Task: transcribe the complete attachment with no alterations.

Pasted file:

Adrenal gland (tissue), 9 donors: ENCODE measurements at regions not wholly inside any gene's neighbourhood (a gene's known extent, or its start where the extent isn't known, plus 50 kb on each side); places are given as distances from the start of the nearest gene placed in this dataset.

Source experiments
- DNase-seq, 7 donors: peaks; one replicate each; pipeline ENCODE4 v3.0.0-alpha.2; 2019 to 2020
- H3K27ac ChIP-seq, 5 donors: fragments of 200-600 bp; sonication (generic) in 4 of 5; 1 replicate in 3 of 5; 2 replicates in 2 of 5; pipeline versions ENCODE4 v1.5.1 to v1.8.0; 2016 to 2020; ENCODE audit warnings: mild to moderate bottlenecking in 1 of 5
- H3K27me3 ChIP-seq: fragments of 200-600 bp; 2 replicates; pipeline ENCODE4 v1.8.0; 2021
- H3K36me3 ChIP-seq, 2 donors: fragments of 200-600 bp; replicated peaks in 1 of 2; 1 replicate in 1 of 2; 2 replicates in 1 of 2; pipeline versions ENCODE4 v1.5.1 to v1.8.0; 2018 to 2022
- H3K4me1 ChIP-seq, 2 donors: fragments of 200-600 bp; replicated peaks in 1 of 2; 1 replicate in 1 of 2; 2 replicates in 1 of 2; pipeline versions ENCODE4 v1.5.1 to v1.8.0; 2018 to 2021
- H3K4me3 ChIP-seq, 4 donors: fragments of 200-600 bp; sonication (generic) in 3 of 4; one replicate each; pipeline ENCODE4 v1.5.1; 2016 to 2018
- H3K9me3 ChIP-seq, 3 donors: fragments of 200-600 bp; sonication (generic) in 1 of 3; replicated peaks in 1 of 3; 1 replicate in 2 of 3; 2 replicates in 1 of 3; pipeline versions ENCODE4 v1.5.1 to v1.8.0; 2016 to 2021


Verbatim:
Adrenal gland (tissue), 9 donors: ENCODE measurements at regions not wholly inside any gene's neighbourhood (a gene's known extent, or its start where the extent isn't known, plus 50 kb on each side); places are given as distances from the start of the nearest gene placed in this dataset.

Source experiments
- DNase-seq, 7 donors: peaks; one replicate each; pipeline ENCODE4 v3.0.0-alpha.2; 2019 to 2020
- H3K27ac ChIP-seq, 5 donors: fragments of 200-600 bp; sonication (generic) in 4 of 5; 1 replicate in 3 of 5; 2 replicates in 2 of 5; pipeline versions ENCODE4 v1.5.1 to v1.8.0; 2016 to 2020; ENCODE audit warnings: mild to moderate bottlenecking in 1 of 5
- H3K27me3 ChIP-seq: fragments of 200-600 bp; 2 replicates; pipeline ENCODE4 v1.8.0; 2021
- H3K36me3 ChIP-seq, 2 donors: fragments of 200-600 bp; replicated peaks in 1 of 2; 1 replicate in 1 of 2; 2 replicates in 1 of 2; pipeline versions ENCODE4 v1.5.1 to v1.8.0; 2018 to 2022
- H3K4me1 ChIP-seq, 2 donors: fragments of 200-600 bp; replicated peaks in 1 of 2; 1 replicate in 1 of 2; 2 replicates in 1 of 2; pipeline versions ENCODE4 v1.5.1 to v1.8.0; 2018 to 2021
- H3K4me3 ChIP-seq, 4 donors: fragments of 200-600 bp; sonication (generic) in 3 of 4; one replicate each; pipeline ENCODE4 v1.5.1; 2016 to 2018
- H3K9me3 ChIP-seq, 3 donors: fragments of 200-600 bp; sonication (generic) in 1 of 3; replicated peaks in 1 of 3; 1 replicate in 2 of 3; 2 replicates in 1 of 3; pipeline versions ENCODE4 v1.5.1 to v1.8.0; 2016 to 2021